Sunday, February 13, 2011

UMass Cancer Survivor's Day 1993 (Invite, Program, Worcester Telegram Article)

It was 9 months after my last round of chemotherapy for my cancerous brain tumor, and I had just finished my first year of college. After receiving the invite in the mail, my doctor (Molly Schwenn) invited me to be one of the speakers. She had just been one of my strongest allies in my battle with cancer, so it was easy for me to say yes.

I love the lineup of speakers in the program. MD, MD, MD, Dave, MD. It would have been even better if they just wrote “Dave” instead of David McGrath. I was only 19, but I knew those letters didn’t make them better speakers. I doubted any of them were going to talk about being an 18-year-old with a cancerous brain tumor, and that’s what I did.

Like the article says, I opened with a poem I wrote, What She Is, and then started to talk about my diagnosis and treatment at UMass. I talked about how I was also went o UMass for my Crohn’s Disease, and how confident I felt with their treatment. The doctors and nurses at UMass made me feel at ease, well informed, and as comfortable one can be in a hospital setting.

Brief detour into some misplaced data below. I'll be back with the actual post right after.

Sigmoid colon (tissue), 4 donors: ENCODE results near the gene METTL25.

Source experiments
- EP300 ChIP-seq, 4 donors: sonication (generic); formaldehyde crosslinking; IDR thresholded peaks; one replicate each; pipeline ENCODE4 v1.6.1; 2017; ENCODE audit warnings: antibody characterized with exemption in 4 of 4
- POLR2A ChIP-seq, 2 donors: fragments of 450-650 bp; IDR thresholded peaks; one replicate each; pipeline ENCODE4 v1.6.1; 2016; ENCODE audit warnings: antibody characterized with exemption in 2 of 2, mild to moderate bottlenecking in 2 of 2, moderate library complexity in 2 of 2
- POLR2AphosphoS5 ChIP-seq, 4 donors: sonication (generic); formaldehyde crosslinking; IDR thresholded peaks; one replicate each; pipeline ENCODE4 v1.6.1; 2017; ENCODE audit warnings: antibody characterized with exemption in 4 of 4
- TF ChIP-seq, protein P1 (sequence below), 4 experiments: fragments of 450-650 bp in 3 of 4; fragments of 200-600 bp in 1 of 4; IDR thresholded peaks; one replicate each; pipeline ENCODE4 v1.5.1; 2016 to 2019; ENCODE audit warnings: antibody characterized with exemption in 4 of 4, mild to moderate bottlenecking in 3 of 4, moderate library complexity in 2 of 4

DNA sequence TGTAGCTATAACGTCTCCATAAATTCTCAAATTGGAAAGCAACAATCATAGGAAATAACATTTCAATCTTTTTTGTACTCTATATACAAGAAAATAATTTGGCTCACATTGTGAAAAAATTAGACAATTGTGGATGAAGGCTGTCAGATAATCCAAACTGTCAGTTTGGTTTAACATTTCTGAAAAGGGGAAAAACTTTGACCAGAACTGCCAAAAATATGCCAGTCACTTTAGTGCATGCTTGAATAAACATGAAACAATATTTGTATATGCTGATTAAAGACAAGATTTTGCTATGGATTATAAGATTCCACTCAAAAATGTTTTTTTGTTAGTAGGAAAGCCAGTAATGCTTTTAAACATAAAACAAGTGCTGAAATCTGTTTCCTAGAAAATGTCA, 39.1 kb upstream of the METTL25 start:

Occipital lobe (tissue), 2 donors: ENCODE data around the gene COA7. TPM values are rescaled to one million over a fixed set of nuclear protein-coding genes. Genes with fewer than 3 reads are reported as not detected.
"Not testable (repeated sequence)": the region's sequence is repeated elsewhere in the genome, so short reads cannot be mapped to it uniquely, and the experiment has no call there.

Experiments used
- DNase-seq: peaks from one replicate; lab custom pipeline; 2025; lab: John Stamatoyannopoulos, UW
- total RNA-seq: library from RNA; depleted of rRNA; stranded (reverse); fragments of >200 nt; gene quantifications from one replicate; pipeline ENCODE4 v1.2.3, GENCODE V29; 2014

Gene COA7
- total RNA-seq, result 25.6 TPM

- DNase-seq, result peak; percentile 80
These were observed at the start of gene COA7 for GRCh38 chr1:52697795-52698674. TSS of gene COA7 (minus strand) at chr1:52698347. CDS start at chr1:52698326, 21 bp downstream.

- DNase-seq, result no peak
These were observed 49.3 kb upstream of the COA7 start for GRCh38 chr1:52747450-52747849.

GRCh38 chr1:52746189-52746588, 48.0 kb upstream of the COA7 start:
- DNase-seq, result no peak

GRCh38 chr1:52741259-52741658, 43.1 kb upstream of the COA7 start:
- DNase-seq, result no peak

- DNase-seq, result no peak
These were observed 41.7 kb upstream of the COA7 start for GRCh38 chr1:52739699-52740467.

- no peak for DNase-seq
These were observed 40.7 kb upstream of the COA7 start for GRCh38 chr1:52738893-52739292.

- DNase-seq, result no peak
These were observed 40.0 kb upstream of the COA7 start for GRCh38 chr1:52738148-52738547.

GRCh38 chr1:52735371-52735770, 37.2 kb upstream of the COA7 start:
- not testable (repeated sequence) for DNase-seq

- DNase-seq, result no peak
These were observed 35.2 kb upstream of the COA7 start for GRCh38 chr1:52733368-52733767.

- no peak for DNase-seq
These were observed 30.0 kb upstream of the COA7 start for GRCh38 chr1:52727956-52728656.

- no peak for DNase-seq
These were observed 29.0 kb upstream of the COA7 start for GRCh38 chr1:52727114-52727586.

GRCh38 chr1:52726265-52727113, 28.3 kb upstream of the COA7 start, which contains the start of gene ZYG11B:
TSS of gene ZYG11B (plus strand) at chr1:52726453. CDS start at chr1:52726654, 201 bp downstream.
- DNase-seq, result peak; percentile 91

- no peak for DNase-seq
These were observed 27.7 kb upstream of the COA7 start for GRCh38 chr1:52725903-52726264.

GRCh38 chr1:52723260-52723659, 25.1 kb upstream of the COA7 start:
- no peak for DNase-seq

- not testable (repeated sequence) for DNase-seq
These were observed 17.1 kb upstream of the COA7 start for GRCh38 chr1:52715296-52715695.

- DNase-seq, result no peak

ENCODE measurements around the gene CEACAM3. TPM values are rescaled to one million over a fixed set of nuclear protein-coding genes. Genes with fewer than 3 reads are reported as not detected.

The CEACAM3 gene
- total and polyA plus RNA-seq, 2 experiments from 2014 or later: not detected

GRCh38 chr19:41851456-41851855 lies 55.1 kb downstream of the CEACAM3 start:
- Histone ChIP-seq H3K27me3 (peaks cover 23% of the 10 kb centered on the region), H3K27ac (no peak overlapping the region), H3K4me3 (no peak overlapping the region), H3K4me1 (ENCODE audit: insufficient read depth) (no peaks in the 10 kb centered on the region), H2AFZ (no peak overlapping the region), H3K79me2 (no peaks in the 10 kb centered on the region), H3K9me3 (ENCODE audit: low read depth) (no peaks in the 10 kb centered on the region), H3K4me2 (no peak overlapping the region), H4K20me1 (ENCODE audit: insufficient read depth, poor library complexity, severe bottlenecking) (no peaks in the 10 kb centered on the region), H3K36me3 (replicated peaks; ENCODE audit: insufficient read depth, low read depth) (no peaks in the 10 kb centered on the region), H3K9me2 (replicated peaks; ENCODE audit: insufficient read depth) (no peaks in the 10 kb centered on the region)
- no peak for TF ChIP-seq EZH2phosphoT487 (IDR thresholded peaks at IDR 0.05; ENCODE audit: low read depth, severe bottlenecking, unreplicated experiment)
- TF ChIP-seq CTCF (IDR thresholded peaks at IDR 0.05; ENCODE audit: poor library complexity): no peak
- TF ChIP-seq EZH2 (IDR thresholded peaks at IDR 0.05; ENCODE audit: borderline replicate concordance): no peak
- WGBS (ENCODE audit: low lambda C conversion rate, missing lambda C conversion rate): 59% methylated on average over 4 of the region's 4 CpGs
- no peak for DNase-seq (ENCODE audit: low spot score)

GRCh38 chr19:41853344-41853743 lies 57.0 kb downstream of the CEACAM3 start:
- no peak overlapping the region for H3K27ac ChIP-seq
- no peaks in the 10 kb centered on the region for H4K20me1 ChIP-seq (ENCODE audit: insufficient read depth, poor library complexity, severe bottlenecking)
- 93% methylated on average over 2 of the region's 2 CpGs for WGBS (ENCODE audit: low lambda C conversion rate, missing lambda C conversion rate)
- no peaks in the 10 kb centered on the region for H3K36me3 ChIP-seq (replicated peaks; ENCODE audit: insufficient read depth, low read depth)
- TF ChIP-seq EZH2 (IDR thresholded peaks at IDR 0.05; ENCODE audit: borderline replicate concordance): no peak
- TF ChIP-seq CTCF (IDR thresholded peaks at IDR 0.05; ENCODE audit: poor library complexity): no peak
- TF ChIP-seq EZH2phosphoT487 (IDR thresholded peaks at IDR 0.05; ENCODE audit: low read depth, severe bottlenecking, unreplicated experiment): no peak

Even though I realized how important my top-notch UMass treatment was, I went on to share what I thought was the reason my chemotherapy worked. The love and support I received from my family is the reason I was able to beat cancer. They knew I had to do it my way, and they were behind me every step of the way. They could tell I wasn’t afraid, and made sure not to show any of their fear in front of me.

My friends were the same. I then talked about a 10-year-old I had met while in treatment. His name was Justin, and his tumor was on his brain stem. This kid was 8 years younger than me, and had even more courage. He had been in treatment for well over a year, and had a few remissions and relapses. Still, I saw the same attitude with Justin and his family as I did with me and mine.

We had cancer. But, we still laughed. We still watched the Red Sox. We still did things with our family and friends. As much as we could, we didn’t let cancer interrupt our lives. This is the lesson cancer taught me:

If you can’t live life with love and humor, there really is no point. Life is always going to throw you sucky days. Sometimes you get a flat tire or in car accident. Sometimes you throw up a lot from chemotherapy. Sometimes a person at work drives you nuts. Sometimes your team loses the big game. Sometimes your best friend sues you. But, you make it through and go onto the next day. You watch a funny movie or hang out with a friend, and you feel thankful. No matter what kind of day you had, you still live, laugh, and love.

The most important thing in life is the people you have in yours…

Damn, I’m lucky.

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